In the 2,365 counties we examined across 36 states, a 40-year-old paid an average of $264 per month for the lowest cost silver plan in 2015 before accounting for subsidies. The average 40-year-old premium for the 2016 lowest cost silver is $283 before subsidies, meaning that the lowest cost option for a silver plan in 2016 is 7% higher than the lowest cost option in 2015. In most cases, however, these are not the same plans. If a consumer was enrolled in the lowest cost silver plan in 2015 and either passively renewed or wanted to stay in his current plan, he would pay an average of $304, an increase of 15%.
People receiving tax credits could see very different percent increases by staying in their current plan. The amount of the credit is based on the cost of the second-lowest silver (“benchmark”) plan in a given year and enrollees must pay a defined percentage of their income, plus the difference in premium between their plan and the benchmark plan. A 40-year-old making $30,000 a year, for example, would see a 10% average increase by renewing into the 2015’s lowest cost silver plan. A 40-year-old making $20,000 per year would see a 28% average increase by renewing into this year’s lowest cost silver plan. As most enrollees had incomes below 200% of poverty, this is likely more representative of the percent increase an enrollee would face by renewing into the same plan that had been the lowest silver plan in 2015.
Premium Savings from Switching Plans
In 1,721 (73%) of counties included in this analysis, the silver plan that was the lowest in 2015 is no longer the lowest in 2016. The following section is limited just to these counties where a consumer would have the option of staying in the 2015 lowest-cost silver plan or switching to the new lowest-cost silver plan.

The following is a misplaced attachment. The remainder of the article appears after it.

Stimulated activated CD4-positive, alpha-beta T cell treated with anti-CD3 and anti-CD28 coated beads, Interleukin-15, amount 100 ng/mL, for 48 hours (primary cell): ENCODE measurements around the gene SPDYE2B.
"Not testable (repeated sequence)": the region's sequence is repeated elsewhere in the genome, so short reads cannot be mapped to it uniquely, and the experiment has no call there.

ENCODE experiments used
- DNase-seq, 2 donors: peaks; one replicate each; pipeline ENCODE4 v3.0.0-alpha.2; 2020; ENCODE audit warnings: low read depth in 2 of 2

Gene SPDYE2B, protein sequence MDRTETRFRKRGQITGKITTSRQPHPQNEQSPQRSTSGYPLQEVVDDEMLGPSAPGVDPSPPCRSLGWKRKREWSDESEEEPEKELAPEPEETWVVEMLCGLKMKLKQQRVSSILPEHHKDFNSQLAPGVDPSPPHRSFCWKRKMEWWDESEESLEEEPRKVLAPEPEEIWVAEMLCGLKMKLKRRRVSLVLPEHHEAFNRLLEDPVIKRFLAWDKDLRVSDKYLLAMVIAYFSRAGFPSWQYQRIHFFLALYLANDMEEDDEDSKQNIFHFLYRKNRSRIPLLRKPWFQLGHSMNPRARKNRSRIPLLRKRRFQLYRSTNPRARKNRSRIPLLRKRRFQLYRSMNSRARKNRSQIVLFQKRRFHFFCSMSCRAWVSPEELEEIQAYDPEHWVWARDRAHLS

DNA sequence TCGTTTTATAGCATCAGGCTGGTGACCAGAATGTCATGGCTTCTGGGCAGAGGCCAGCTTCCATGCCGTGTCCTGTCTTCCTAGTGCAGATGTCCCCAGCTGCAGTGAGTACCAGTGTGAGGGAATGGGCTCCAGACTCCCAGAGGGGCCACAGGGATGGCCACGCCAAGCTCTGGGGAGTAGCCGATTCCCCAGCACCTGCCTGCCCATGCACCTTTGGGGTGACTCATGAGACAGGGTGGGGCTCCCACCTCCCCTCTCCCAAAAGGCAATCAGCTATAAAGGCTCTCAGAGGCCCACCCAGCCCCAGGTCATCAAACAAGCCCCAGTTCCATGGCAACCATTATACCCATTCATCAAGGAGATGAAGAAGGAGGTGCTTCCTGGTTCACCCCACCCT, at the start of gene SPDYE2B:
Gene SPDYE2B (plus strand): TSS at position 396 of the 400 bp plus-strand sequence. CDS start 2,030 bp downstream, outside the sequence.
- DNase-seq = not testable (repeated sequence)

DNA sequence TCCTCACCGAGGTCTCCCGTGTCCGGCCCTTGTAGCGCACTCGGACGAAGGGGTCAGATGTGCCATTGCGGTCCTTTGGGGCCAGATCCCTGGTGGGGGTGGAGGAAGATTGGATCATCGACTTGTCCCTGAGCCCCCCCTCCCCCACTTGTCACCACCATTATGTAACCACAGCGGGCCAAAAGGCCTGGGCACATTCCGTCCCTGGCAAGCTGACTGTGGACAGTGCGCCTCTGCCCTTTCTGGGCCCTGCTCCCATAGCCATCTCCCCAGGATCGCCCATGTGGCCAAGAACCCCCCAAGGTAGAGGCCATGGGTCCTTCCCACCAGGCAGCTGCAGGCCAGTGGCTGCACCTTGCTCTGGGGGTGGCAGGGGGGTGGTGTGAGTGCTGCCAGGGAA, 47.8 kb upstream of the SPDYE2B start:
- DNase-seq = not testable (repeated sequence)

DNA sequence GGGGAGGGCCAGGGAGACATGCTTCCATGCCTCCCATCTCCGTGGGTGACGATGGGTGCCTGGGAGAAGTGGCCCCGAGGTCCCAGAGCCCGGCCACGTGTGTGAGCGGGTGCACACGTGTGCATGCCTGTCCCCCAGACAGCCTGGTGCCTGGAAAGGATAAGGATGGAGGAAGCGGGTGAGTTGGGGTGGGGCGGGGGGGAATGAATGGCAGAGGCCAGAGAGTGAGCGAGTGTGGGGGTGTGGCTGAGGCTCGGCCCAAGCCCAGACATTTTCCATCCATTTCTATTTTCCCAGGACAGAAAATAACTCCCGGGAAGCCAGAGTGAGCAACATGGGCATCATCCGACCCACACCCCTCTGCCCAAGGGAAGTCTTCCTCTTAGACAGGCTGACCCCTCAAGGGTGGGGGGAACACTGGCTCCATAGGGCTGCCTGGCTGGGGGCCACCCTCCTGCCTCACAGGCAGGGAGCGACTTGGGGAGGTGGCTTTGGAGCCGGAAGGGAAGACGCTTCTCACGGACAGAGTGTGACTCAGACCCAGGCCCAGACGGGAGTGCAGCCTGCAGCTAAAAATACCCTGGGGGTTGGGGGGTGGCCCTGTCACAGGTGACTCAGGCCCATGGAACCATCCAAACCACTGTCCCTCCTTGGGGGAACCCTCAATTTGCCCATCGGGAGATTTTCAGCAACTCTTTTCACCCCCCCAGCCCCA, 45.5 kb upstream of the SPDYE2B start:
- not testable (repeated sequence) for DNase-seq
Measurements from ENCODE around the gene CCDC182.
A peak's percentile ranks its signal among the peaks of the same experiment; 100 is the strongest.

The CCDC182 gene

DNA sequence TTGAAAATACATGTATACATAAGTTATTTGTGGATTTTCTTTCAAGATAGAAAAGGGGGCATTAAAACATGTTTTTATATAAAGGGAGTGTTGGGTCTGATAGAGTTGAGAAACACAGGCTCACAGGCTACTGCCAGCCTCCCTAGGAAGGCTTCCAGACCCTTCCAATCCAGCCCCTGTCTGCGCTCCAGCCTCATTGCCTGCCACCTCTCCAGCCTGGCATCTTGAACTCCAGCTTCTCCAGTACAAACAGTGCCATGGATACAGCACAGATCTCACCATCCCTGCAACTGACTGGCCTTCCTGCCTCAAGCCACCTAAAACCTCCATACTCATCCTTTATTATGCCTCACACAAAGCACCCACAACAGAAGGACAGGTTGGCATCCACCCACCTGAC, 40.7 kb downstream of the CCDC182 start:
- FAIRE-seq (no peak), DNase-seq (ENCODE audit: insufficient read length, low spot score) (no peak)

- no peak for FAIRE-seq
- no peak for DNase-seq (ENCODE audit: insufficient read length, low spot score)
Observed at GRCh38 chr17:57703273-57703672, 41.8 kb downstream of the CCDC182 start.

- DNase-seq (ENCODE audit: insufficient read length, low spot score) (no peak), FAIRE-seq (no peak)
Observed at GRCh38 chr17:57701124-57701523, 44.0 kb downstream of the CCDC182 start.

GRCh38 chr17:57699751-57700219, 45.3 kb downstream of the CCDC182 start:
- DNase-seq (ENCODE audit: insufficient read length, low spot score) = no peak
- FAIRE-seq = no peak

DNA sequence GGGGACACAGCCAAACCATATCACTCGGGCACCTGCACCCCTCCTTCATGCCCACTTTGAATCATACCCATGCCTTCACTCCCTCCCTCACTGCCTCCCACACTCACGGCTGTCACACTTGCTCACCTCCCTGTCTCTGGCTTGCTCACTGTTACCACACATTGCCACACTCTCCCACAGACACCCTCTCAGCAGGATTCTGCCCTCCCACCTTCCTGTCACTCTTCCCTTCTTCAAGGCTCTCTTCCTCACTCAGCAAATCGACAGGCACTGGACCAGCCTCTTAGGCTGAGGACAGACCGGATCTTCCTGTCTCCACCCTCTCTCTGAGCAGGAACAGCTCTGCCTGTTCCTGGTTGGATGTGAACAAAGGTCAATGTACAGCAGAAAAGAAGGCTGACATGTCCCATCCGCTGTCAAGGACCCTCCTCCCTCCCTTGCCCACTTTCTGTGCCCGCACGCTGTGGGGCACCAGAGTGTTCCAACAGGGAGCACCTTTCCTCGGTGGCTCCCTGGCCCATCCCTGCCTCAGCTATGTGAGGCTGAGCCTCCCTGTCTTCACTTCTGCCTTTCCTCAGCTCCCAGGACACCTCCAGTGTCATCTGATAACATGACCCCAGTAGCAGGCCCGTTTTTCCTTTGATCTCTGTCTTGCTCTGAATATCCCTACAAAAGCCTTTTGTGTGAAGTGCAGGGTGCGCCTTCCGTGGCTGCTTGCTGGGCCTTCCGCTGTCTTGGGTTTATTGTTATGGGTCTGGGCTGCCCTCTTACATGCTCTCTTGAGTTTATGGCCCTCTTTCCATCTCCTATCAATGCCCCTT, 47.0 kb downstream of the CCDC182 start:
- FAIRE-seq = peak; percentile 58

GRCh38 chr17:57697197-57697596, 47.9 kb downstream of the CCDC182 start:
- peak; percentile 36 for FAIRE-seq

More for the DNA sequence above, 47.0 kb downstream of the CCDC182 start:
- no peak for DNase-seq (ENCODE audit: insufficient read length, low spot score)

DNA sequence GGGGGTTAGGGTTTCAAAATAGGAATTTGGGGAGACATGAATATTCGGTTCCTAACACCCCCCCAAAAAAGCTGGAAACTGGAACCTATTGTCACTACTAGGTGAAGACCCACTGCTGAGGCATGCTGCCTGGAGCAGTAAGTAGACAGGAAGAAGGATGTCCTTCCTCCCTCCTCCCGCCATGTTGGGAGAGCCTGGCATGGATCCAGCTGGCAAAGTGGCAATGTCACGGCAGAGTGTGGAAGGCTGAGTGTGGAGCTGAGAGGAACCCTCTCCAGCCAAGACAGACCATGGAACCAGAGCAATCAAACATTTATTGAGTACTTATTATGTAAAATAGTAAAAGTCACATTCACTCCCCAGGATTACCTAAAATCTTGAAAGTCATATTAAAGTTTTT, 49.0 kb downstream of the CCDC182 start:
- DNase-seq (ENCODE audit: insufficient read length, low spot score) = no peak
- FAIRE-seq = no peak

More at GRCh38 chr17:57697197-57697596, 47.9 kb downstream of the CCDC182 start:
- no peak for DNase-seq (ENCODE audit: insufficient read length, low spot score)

In these counties, a single 40-year-old making $20,000 per year paid an average of $75 per month for the 2015 lowest cost silver plan. If he automatically renewed in coverage for 2016, his premium would increase to an average of $103 per month, which is 37% higher. If he was willing to switch to the new lowest-cost silver plan, however, he would pay an average of $76 for his monthly premium, or just 1% more than he paid in 2015.
|Table 1: Changes in Lowest-Cost Silver Marketplace Premiums from 2015 – 2016, by Income
Among Consumers who have an Option to Stay or Switch to a New Low Cost Silver
|For a single 40 year old with an income of:||Average Monthly Premium Increase||Average Percent Increase|
Stay in 2015 Lowest Silver
Switch to 2016 Lowest Silver
Stay in 2015 Lowest Silver
Switch to 2016 Lowest Silver
|$20,000 / year
(170% of poverty; higher tax credit)
|$30,000 / year
(255% of poverty; lower tax credit)
(425% of poverty; unsubsidized)
|Source: Kaiser Family Foundation analysis of 2015 and 2016 Marketplace Landscape Files.|
In each of these examples, the enrollee would pay an average of about $27 per month less if they switch to the new lowest cost plan. Because even subsidized enrollees have to pay this difference, regardless of income, a 40-year-old could save $27 per month by switching plans. But for someone who is lower income, and receiving a larger tax credit, $27 per month is also a larger percentage increase relative to what they paid in 2015.As income rises people receive less financial assistance, and therefore would see lower average percent increases. A single 40-year-old making $30,000 per year paid an average of $199 per month for the 2015 lowest cost silver plan. If he automatically renewed in coverage for 2016, his premium would increase to an average of $227 per month, or 14 higher%. If he was willing to switch to the new lowest-cost silver plan, however, he would pay an average of $200 for his monthly premium, or essentially the same as what he paid in 2015.